Early retirees from the Postal Service have an advantage in seeking new employment as compared to non-retirees as their retiree health care and other benefits allow them to choose among a broader range of employment opportunities that include jobs that do not traditionally offer those benefits.   In addition, employees seeking to shift careers have a base income to cover expenses during while they are taking classes or getting necessary licenses (i.e. real estate, insurance, investment sales, etc.) as well as the health insurance that many changing careers do not have. 

Early retirees should not think that they are too old for school as demand for a number of professions that require two years or less of training is substantial.   Even in the current recession, individuals with two years of post-high school education had relatively low unemployment rates even as those with a high school education or less had trouble finding any work at all. 

Employees that learn that they are eligible for voluntary early retirement and want to consider looking for new jobs while they are considering the offer will find that the following books by Donald Asher would be helpful in finding a new job in the shortest amount of time.

The Overnight Resume, 3rd edition  - A new book that includes good advice for writing a resume for a career change including how to write a resume that is submitted and read electronically.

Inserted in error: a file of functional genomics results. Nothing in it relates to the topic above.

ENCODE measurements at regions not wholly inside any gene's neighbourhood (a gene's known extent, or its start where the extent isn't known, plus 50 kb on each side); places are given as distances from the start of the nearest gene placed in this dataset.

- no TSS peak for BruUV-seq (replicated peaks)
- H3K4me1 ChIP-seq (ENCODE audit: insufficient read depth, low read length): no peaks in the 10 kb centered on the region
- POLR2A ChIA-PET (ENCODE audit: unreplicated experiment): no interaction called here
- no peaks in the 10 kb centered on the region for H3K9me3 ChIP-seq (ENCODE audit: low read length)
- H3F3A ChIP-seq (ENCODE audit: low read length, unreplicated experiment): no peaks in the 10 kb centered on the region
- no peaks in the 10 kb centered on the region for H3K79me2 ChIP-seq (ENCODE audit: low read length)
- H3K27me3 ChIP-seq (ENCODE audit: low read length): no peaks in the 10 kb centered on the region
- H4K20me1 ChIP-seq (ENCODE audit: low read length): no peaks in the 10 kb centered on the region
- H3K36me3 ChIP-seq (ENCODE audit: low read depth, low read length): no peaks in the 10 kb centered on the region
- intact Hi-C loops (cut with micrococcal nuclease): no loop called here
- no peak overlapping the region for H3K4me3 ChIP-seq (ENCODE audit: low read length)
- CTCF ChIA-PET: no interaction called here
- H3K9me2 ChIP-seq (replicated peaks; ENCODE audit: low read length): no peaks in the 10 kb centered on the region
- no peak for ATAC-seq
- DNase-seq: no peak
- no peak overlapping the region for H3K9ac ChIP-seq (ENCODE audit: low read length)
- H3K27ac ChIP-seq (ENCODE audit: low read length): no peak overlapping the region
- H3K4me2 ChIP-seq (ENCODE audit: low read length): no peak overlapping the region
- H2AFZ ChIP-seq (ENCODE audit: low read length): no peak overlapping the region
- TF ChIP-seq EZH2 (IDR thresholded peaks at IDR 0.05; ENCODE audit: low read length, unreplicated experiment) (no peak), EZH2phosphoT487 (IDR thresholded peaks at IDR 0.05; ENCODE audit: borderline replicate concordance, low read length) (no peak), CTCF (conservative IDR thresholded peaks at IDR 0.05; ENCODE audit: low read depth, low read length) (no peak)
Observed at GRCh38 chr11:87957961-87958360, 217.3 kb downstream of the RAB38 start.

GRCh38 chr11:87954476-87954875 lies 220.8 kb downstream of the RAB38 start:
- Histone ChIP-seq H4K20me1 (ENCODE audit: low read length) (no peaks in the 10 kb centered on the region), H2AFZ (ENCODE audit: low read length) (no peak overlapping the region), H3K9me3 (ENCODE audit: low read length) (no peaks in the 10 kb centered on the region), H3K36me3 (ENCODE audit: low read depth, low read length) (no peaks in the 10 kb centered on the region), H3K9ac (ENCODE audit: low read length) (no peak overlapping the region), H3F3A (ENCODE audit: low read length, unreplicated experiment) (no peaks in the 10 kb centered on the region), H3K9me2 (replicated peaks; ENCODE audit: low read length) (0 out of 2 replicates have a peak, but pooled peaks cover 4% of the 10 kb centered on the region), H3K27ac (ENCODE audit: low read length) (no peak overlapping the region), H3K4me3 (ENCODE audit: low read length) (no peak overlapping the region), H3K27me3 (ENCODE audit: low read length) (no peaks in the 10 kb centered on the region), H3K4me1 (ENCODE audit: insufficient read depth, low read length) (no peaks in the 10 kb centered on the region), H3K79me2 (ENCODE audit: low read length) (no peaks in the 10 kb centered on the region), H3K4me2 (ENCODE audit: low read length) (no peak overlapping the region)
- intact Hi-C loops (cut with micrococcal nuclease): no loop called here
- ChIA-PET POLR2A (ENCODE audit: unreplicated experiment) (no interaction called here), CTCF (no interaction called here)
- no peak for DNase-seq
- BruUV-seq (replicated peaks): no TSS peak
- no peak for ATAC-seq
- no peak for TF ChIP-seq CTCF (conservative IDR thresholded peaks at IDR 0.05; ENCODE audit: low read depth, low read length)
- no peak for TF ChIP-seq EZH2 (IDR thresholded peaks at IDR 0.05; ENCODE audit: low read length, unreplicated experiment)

The Overnight Resume, 2004 edition - This is the older edition that can be bought on Amazon for less than $5 including delivery charge and is an absolute bargain.

The Overnight Job Change Strategy - While this book was written  17 years ago, the approach is still sound.   It explains clearly why personal contacts is the best way to find a private sector job.  IF you add e-mail to telephone contacts and substitute, and for want-adsthen the ideas are up to date.  At under $5 used on Amazon including shipping, it is a bargain.  (Used books are often library copies.)

The Foolproof Job Search Workbook -  This book is 15 years old but covers Donald Asher's approach to finding jobs.   Again add e-mail and substitute, and for want-ads and it the approach is up to date. At under $5 used on Amazon including shipping, it is a bargain. (Used books are often library copies.)

How to Get Any Job -  written for college students and those under 30 (read without mortgages and children) who are looking for a job or a career change.  Provides some insight into the impact of the web on job-seeking and explains why the web makes job searching harder not easier as it make it too easy for job seekers to apply.  Asher's approach here is similar to what he explains in his earlier books but with a focus on younger job-seekers.   It is worth reading to identify what has changed since his prior books were published.

Cracking the Hidden Job Market - this book will not be published until the fall of 2010 but is worth pre-ordering if you are considering a job change in the next year.  His current presentations to college students and alumni-associations summarizes the key points that will be included in this book.   It follows  the same approach used in his older books, The Overnight Job Change Strategy and The Foolproof Job Search Workbook but reflects the changes in technology since the mid 1990's and how they affect the process required to get an interview.


Anonymous said...

The whole point of retirement is the fact you don't enjoy life. If you retire to get a different job...what's the point going from a 60 thousand dollar a year job to 20 thousand..stay where you're at until you can retire and enjoy life. I'll have 30 years with the government in 21 months...without an incentive to offset the falling economy I'm going to stay right where I'm at!!